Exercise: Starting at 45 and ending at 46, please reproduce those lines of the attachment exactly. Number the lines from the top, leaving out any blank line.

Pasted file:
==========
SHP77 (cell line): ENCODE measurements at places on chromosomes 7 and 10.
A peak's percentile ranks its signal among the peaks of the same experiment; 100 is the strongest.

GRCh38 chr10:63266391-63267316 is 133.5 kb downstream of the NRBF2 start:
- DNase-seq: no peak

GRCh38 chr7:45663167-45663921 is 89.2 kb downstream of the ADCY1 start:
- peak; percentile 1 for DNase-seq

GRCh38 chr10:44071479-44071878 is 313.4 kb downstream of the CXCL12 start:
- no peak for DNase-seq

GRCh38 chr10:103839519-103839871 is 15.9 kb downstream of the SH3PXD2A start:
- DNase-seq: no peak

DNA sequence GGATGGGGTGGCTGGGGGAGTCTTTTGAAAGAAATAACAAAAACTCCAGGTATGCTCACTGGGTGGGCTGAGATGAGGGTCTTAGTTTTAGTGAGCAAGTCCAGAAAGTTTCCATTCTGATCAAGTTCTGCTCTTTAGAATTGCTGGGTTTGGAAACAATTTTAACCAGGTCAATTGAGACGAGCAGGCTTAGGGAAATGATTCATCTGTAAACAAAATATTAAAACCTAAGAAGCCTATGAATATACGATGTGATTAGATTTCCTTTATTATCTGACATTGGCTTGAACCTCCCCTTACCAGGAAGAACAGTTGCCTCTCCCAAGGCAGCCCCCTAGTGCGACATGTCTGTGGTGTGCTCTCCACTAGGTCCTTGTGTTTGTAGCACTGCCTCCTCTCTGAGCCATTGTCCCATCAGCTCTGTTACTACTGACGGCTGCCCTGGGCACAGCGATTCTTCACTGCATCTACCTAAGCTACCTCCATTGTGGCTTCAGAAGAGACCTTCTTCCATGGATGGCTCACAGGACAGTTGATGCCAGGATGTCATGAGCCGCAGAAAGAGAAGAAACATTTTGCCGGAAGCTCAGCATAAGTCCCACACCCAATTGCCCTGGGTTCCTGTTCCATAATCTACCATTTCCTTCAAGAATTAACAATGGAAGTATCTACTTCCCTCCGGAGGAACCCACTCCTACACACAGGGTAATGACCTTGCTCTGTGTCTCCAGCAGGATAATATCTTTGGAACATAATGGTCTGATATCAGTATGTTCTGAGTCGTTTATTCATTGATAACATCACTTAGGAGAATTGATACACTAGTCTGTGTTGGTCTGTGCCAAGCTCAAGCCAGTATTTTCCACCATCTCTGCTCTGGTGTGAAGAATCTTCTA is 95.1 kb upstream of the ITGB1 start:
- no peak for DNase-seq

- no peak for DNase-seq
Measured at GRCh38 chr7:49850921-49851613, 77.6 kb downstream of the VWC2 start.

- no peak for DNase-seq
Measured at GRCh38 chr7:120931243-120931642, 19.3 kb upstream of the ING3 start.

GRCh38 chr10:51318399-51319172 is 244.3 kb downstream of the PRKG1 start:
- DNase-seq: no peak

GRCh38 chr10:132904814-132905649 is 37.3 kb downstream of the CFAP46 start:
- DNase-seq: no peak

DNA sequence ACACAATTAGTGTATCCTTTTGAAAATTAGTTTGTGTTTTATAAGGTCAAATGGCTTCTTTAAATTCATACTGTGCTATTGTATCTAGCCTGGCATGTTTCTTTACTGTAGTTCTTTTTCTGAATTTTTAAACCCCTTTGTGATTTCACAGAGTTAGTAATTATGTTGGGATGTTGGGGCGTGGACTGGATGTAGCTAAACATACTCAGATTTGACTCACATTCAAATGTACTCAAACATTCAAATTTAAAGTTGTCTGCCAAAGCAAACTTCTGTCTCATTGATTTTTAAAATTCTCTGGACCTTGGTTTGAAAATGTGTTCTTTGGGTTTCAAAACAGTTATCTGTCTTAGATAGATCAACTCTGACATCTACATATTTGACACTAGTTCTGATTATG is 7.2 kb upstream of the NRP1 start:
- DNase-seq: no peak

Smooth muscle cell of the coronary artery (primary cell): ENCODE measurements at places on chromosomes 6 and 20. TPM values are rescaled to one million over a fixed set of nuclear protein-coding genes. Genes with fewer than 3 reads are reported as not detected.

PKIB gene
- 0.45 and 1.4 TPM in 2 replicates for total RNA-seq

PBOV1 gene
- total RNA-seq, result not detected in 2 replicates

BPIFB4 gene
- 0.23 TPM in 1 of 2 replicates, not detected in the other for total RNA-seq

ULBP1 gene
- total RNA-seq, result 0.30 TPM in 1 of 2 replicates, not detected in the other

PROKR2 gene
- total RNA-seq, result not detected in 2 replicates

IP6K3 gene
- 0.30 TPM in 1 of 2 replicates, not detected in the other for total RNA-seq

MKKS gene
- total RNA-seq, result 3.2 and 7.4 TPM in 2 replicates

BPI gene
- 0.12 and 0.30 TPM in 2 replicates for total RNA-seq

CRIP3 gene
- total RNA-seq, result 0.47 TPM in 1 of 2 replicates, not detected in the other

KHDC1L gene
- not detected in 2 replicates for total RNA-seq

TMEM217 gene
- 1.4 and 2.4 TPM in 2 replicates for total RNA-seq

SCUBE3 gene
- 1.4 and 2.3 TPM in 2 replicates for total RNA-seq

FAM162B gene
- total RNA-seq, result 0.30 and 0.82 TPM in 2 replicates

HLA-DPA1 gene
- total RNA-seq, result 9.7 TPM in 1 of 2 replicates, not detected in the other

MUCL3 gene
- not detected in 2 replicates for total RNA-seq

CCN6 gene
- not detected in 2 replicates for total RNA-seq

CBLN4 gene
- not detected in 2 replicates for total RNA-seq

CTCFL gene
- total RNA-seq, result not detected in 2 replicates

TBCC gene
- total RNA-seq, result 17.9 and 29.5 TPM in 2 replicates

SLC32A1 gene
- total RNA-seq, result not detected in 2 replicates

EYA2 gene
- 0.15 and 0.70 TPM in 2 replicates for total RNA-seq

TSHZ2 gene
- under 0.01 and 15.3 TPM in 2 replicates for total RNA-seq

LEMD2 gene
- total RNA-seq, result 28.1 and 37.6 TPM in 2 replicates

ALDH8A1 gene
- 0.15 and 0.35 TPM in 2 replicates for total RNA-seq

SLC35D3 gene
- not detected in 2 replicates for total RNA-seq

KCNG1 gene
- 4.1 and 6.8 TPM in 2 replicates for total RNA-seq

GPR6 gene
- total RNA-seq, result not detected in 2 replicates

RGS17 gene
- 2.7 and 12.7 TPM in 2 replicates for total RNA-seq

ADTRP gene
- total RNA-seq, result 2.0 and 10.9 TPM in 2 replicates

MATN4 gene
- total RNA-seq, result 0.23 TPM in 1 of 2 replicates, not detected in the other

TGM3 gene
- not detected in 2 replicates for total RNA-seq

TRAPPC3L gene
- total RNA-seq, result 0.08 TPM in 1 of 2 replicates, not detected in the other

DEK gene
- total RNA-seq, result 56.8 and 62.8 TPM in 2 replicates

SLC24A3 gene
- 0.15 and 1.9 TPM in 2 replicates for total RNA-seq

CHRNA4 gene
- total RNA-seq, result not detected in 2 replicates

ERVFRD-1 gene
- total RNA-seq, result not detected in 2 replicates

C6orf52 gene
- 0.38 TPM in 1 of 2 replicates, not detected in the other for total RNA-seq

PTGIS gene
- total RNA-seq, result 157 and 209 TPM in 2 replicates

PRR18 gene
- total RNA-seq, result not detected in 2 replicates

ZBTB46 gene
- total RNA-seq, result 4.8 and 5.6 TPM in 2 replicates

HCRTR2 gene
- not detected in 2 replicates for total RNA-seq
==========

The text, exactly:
- 1.4 and 2.4 TPM in 2 replicates for total RNA-seq

SCUBE3 gene